Somebody in government realises that the Australian data breach notification regime is “bloody useless”. Hardly a revelation.

October 2, 2022 |

Politics and cyber security continue to occupy the same field in the Optus Data Breach now saga.  In ‘Bloody useless’: Companies could be forced to report data breaches after hacks the Home Minister Clare O’Neil has expressed exasperation about the weakness, if not uselessness, of the data breach notification regime.  It has hardly been a secret.  Right at the outset the weaknesses of the data breach notification scheme were obvious.  It has hardly been a surprise. I have been writing on this for ages. 

The story provides:

Cyber Security Minister Clare O’Neil has opened the door to compelling companies to report data breaches and reconnect services after a hack, declaring the current laws were “bloody useless” in dealing with the Optus attack.

The Albanese government is frustrated at the previous government’s much-hyped critical infrastructure laws in responding to the Optus breach of 9.8 million Australians by an anonymous hacker.

O’Neil, who is also Home Affairs Minister, said the laws – which were passed in 2018 but were significantly overhauled earlier this year –were important and would over time “do a lot to help Australia prevent successful cyberattacks in critical sectors”.

“But in trying to use this law to help us manage an emergency cyber incident – which it is absolutely meant to do – it was completely bloody useless,” she said.

The Coalition never included telecommunications in the Security of Critical Infrastructure Act, although this was rectified by Labor in July.

But the bigger issue for Labor has been a concern that the act primarily gives the government powers to step in during a cyberattack, yet its powers are limited once the hacker is out of the company’s computer network. The government was alerted to the Optus breach only after the hacker was out of the system.

The hacker stole names, birth dates, phone numbers, addresses, passport, healthcare and driver’s licence details from Optus.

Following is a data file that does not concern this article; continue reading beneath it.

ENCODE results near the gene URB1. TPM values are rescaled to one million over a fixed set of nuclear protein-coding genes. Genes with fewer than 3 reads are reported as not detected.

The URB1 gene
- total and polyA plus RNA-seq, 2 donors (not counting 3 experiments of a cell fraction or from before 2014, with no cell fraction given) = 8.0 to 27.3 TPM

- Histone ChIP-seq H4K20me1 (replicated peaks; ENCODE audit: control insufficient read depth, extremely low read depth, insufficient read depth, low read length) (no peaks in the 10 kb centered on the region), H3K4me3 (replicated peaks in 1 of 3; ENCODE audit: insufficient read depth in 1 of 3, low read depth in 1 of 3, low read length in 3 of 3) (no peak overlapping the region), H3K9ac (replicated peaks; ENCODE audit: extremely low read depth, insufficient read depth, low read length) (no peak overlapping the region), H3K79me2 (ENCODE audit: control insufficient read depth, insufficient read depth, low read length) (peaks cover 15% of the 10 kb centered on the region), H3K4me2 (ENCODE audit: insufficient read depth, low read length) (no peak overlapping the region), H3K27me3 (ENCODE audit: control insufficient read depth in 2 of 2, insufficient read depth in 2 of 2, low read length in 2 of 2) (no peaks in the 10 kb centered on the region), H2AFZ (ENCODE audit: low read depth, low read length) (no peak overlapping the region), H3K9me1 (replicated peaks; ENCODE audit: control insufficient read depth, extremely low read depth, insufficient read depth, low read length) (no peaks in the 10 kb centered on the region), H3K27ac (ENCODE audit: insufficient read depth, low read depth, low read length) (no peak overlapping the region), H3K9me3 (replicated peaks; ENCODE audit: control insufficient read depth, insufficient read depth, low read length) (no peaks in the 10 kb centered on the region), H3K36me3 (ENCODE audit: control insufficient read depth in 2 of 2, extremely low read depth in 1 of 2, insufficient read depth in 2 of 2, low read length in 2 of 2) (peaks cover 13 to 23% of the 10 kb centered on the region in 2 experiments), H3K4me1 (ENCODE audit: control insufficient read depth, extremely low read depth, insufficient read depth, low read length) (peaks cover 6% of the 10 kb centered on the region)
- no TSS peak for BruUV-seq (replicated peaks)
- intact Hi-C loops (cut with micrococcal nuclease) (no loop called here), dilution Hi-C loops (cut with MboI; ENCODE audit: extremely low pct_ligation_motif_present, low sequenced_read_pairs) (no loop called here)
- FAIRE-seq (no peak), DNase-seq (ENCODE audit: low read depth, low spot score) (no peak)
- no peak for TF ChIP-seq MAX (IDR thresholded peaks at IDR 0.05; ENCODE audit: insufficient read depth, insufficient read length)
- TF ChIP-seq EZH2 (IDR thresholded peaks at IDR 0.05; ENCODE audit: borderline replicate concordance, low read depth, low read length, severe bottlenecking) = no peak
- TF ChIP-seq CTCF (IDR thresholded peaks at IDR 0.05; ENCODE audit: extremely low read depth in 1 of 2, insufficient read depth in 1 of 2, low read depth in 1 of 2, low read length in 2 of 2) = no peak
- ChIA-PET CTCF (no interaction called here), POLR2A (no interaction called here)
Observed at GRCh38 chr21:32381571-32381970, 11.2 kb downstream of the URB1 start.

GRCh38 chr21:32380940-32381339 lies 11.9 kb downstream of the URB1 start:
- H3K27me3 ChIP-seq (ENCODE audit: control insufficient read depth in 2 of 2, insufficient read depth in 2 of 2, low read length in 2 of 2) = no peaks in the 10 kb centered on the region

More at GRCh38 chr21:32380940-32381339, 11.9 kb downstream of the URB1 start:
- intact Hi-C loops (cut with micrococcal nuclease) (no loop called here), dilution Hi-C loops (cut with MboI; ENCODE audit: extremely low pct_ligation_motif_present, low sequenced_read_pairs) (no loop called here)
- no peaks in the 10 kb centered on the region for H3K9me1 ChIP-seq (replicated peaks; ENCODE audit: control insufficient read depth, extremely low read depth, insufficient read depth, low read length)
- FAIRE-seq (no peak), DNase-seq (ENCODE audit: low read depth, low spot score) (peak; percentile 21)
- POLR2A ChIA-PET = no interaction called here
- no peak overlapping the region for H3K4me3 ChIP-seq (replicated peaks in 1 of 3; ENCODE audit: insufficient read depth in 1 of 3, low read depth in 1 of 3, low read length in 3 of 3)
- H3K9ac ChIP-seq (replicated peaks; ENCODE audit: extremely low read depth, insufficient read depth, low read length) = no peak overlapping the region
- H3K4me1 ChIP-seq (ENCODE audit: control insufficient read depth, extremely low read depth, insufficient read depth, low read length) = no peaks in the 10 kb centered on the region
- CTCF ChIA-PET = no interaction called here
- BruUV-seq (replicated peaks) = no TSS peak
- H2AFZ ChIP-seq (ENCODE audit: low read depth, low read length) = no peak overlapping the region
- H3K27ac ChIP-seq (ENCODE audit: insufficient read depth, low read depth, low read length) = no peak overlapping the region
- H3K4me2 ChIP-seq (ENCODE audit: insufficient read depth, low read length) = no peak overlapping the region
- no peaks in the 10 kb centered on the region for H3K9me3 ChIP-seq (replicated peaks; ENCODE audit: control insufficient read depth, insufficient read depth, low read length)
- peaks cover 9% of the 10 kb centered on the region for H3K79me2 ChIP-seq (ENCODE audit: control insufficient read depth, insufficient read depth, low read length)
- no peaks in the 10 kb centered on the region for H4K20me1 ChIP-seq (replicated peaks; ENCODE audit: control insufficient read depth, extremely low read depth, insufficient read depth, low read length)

Potential law reforms could include ensuring all companies need to alert their own customers, as well as other affected companies, after a data breach. For example, this could involve forcing a water company to urgently notify every household that’s affected after a cyberattack.

O’Neil said the critical infrastructure laws were “not just about data” and could include compelling companies to resume their services.

“One example from the states has been the need to compel utilities to continue to provide services within a specific date,” she said.

O’Neil also accused former Liberal communications minister Paul Fletcher of doing a “sweetheart deal with the telecommunications companies that kept them out” of the critical infrastructure laws.

Fletcher last week defended his actions, saying the laws now applied to the telco sector which included “tough powers that the minister for home affairs can exercise”.

The government has also flagged a major overhaul of privacy laws within months, with Attorney-General Mark Dreyfus questioning why Optus kept customers’ personal document identification numbers for years, even after they had left the telecommunications giant.

The reforms could include forcing companies to cut back the vast amounts of sensitive data they retain about their customers.

Retired major general Marcus Thompson, a former head of the Australian Defence Force’s information warfare division, said there were a number of measures in the previous government’s original proposal for critical infrastructure laws that could also be revisited.

He said this included “measures that put more positive obligations on companies to take this seriously”.

Thompson, now a strategic adviser with cybersecurity firm Paraflare, said areas of reform could also include broadening out the critical infrastructure laws to more sectors.

“[The Security of Critical Infrastructure Act] is just about those 11 industry sectors. We’ve got a good chunk of our economy outside those 11 industry sectors,” he said.

“So what happens if next time it’s a big company that is not defined by one of those 11 industry sectors?”

In the wake of the Optus attack, hackers are taking advantage of the publicity to sell old data on the dark web.

In a recent post on a dark website, a hacker claimed they had hundreds of thousands of NAB and Telstra accounts including email addresses, names and account numbers.

However, the hack was actually of a third-party firm called Pegasus which the two companies had used some years ago for their employee rewards programs. The hackers appear to have only dated information about staff and do not have any information about NAB or Telstra customers.

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